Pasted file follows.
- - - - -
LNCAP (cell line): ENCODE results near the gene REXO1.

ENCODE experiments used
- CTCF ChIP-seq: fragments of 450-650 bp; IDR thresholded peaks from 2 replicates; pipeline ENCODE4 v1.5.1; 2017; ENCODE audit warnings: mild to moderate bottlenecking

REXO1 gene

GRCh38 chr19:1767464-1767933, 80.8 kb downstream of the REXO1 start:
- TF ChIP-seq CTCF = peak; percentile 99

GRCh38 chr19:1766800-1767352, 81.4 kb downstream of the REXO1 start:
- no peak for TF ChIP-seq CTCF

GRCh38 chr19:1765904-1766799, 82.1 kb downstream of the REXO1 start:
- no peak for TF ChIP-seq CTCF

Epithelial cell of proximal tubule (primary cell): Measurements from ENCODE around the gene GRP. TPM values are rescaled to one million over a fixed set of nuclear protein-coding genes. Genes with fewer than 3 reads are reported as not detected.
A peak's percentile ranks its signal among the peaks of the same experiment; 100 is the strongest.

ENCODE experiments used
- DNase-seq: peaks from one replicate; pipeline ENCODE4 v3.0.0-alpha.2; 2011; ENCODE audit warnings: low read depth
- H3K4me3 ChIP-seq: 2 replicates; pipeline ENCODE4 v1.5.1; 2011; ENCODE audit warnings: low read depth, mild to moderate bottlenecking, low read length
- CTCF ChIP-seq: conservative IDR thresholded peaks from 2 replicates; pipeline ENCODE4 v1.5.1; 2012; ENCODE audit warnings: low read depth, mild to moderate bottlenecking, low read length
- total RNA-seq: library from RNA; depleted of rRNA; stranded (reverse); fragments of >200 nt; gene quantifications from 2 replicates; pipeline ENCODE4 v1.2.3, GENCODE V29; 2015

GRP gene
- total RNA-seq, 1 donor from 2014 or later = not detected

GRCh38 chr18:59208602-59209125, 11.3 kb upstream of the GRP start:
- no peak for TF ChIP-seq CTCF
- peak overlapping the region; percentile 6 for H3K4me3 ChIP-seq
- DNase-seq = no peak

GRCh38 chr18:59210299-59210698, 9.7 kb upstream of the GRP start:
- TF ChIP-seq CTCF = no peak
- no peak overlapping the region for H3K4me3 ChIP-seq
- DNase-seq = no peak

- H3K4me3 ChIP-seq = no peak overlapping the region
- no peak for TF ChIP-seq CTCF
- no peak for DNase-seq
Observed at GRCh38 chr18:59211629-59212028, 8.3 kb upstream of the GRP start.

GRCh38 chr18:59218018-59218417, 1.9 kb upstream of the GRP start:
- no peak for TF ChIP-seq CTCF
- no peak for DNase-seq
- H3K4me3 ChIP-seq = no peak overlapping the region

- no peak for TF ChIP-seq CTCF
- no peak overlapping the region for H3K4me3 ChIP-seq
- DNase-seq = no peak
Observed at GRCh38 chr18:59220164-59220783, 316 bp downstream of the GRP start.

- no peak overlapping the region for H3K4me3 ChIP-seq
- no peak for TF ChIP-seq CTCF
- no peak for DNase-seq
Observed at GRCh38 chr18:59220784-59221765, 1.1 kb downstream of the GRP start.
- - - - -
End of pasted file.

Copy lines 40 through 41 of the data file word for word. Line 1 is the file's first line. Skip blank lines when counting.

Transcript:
- no peak overlapping the region for H3K4me3 ChIP-seq
- no peak for TF ChIP-seq CTCF